said: “To have achieved what we achieved is a very signifi cant milestone. The whole world was watching us and we did it. “To serve on a boat like this in the twilight of my career has actually been the highlight of my career.” From the oldest to the youngest man on the 7,800-tonne boat, stoker Jonathon Ball, 19, from Ballyclare in Northern Ireland, who only signed up in January of last year. Astute is his fi rst submarine and the deployment marked his fi rst trip to America. “I volunteered for this because it was the bigger challenge and submarines are a lot more interesting than skimmers,” he said. “America was just great.” Astute will never need refuelling. Her sonar can track ships 3,000 miles away and her missiles have a target range of 1,200 miles – with accuracy measured in metres. Not only that, naval command in Britain can re-programme the missiles in mid-fl ight and aim for another target, even if the submarine is thousands of miles away.
before returning to sea later in the year for more trials. Cdr Breckenridge said: “She is one awesome piece of kit – and I am very proud of the fellowship that has formed in a very fi ne crew.”
Next in line for her is a Base Maintenance Period at Faslane,
Picture: LA(Phot) Paul Halliwell, FRPU North
Vigilant era resumes, Vengeance deferred
HOWEVER large Britain’s ultimate weapon is, it’s still not big enough to accommodate all 224 souls currently assigned to the awesome fi ghting Vigilant.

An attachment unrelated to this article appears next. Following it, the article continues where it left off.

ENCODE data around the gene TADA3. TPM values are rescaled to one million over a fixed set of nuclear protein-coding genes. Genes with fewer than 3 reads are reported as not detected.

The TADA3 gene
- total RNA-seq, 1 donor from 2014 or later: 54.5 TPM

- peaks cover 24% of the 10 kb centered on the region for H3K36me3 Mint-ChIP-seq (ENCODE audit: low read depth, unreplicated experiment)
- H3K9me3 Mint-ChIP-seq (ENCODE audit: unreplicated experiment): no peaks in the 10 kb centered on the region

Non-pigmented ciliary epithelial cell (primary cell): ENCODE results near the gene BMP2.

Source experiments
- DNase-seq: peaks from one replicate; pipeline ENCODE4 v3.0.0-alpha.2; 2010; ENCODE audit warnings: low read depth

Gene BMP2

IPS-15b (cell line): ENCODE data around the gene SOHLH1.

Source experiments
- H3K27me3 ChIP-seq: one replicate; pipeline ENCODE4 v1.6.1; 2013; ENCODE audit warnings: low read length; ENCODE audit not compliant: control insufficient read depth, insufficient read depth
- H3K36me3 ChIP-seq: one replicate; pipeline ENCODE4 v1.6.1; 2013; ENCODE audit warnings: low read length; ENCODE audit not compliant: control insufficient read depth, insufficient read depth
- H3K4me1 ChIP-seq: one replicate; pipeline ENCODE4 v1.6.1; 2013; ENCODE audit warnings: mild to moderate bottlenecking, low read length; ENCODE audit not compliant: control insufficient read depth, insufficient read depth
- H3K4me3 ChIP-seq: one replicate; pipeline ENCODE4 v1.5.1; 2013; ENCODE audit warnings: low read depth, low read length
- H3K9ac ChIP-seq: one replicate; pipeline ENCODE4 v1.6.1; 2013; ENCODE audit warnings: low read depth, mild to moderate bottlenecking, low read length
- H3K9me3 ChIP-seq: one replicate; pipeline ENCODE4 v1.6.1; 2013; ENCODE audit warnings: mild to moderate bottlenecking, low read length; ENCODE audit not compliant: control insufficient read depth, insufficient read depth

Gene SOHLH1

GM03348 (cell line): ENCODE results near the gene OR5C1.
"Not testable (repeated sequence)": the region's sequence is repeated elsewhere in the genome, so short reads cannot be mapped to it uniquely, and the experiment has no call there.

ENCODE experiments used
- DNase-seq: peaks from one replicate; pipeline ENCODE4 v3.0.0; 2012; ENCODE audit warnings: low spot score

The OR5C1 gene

machine that is HMS
submarine formed up on the casing to mark the conclusion of arguably the biggest engineering task in the Senior Service – save actually building one of these 16,000-ton leviathans. Vigilant is beginning the long road back to
deterrent patrols after three and a half years away from the front line undergoing a £300m mid-career revamp in Devonport. She emerges from that revamp – officially
a Long Overhaul Period (Refuel) – effectively as a new boat inside. In all, 26,000 items were removed from the V-boat and overhauled or replaced, 400 systems aboard thoroughly tested.
(enough to fi ll the fuel tanks of more than 550 Ford Focus cars) were applied to Vigilant’s 491ft hull. “She’s been fully stripped out – every nut and bolt polished, and replaced shiny and new. It’s probably the biggest job of its kind in Europe – it’s absolutely massive,” said Vigilant’s Executive Officer Lt Cdr ‘Freddie’ Fox.